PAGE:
Minden Press-Herald

Tuesday
Sep 30th

Syrian Policy?

PAT MUG077After President Barak Obama's "policy" speech on Syria this Tuesday past, we're now engaged in the old "if we can't threaten them into submission, maybe we can outwait them" game.

After weeks of pointing to the "line in the sand" and rattling every saber in America's arsenal, it looks like El Presidente might be able to turn a possible public embarrassment into a policy advantage. Yesterday's policy: Syrian President Bashar al-Assad gassed civilians; U.S. military strikes are eminent. Today's standard: If al-Assad gives up his chemical weapons, we will rub out the line in the sand.

It's very simple, really. Our intelligence says the Syrian army used chemical weapons. Obama says we're going to bomb Syrian military installations and munitions stores. Plans are drafted for a quick strike. These plans (complete with targets and routes) are revealed to the world, making one wonder what ever happened to the tried-and-true military tactic of surprise.

To continue: Secretary of State John Kerry, in what was called an off-hand remark by some and a "gaffe" by his severest critics, said the U.S. might be willing to think about the military option if al-Assad were to hand over his chemical weapons to the international community.
"Hey, that's a great idea. We'll help make that happen," responded Russian President Vladimir Putin. That remark made him the front-runner for this year's Nobel Peace Prize.

"Hey. If the Russians think it's a good idea, we'll go along," al-Assad the Reformer (Hillary Clinton's description, not mine) said.

"Wait a minute. We really didn't mean that," said some Obama administration officials. "Mr. Kerry wasn't speaking policy, he was merely thinking aloud." The surprise here is that administration officials accused Kerry of thinking, either before or after commenting.

But wait. Some in the media claimed the move to avoid conflict by involving Russia as a peace partner was "genius." After a number of public comments by administration reps that the Kerry statement was not a policy proposal, it suddenly became one. Heck, someone noted, when Obama met Putin at the recent economic conference, that very idea was discussed. Genius.

Now, students. All who believe Mr. Kerry's statement was a craftily crafted preparation for a way out of military action and that Obamaites were a step ahead of everyone on the planet, please raise your hand. OK. One hand is up. Oh...we understand. It's the second door on the right down the hallway.

The only genius to the "give up the WMDs" is what it does not do for President Obama. It does not embarrass El Presidente before the whole world. His request to the Congress for permission to proceed with plans for air strikes inside Syria has been falling on increasingly deaf ears. Even House Minority Leader Nancy Pelosi, who did support the president, told the administration such a request would probably not pass in her chamber.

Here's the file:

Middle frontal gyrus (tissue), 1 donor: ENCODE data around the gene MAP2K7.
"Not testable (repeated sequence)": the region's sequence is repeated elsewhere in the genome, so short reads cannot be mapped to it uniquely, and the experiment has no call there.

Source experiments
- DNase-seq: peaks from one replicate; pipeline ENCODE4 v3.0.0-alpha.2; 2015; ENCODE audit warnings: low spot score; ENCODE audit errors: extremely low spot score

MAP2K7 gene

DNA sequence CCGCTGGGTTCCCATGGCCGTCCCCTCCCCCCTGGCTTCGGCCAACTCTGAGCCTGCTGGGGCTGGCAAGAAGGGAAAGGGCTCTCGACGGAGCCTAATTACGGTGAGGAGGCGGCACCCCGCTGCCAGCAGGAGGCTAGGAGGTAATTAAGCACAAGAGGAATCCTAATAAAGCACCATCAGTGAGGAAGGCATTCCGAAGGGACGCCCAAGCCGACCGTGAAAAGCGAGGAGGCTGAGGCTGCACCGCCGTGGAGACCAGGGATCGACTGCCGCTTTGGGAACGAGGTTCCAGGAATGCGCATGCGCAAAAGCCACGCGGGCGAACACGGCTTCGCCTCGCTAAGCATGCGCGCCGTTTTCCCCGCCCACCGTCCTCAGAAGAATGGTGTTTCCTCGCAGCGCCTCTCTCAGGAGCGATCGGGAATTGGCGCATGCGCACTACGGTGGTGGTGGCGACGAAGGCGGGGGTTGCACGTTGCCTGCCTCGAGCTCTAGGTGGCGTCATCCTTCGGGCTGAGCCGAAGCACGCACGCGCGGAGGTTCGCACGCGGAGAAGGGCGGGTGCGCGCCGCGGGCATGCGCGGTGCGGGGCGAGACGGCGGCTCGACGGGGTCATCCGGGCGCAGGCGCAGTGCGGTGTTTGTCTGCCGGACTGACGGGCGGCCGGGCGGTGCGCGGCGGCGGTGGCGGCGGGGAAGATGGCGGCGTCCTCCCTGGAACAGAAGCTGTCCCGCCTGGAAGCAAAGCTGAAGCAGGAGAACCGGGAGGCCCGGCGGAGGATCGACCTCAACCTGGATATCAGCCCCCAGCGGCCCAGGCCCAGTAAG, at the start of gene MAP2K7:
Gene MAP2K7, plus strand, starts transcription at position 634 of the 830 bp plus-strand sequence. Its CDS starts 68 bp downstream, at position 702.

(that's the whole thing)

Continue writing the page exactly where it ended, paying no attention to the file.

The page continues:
While polls show 80 percent of Americans believe al-Assad used chemical weapons against his own people, roughly 70 percent do not believe U.S. military involvement is the solution. If anything, many believe a U.S. strike would only widen what is now a Syrian civil war.

If we shoot at Syria, the Syrians would shoot at Israel. Israel will shoot back. The possibility: Treaty obligations would require that others in the region (i.e., Egypt, Libya, Iran) shoot at Israel. Israel would shoot back.

Then would come the big test: Would we shoot at anybody other than our own foot? Would the U.S. honor commitments to come to the aid of Israel, or would we be super sensitive to the Russians and Chinese?

The big question: What would our allies do? Great Britain's parliament has already voted "no" on military action in Syria. Among the major powers, only France has indicated it will stand with us. Shades of 1778.

Ironically, President Obama is under a microscope of his own making. And while he's there, he's forced to adopt the very Republican Ronald Reagan's policy of "trust, but verify." It's going to be tough to trust al-Assad; tougher to trust Putin who is positioning himself as the power broker in the Middle East. Verifying will also be difficult since it's the neutered United Nations which will most likely be charged with that chore.
What a tangled web we've managed to weave. Maybe a much smarter spider will come along with something other than a stinger to apply.

Never forget
Twelve years ago Wednesday, terrorists turned their wrath on this nation and just under 3,000 innocent people lost their lives. Among that number were police officers, fire fighters and medical responders who ran into the burning buildings of the World Trade Center.

September 11, 2001 is a date we shall never forget. Your humble observer urges you, faithful reader, to make sure this date is etched permanently in the nation's conscience. Further, it is our duty to make sure any attempt to alter history and its lesson are unsuccessful.
God bless us, and God bless U.S.

Pat Culverhouse is a journalist and political columnist who lives in Minden. You may contact him at This e-mail address is being protected from spambots. You need JavaScript enabled to view it .

Last Updated ( September 12, 2013 )  

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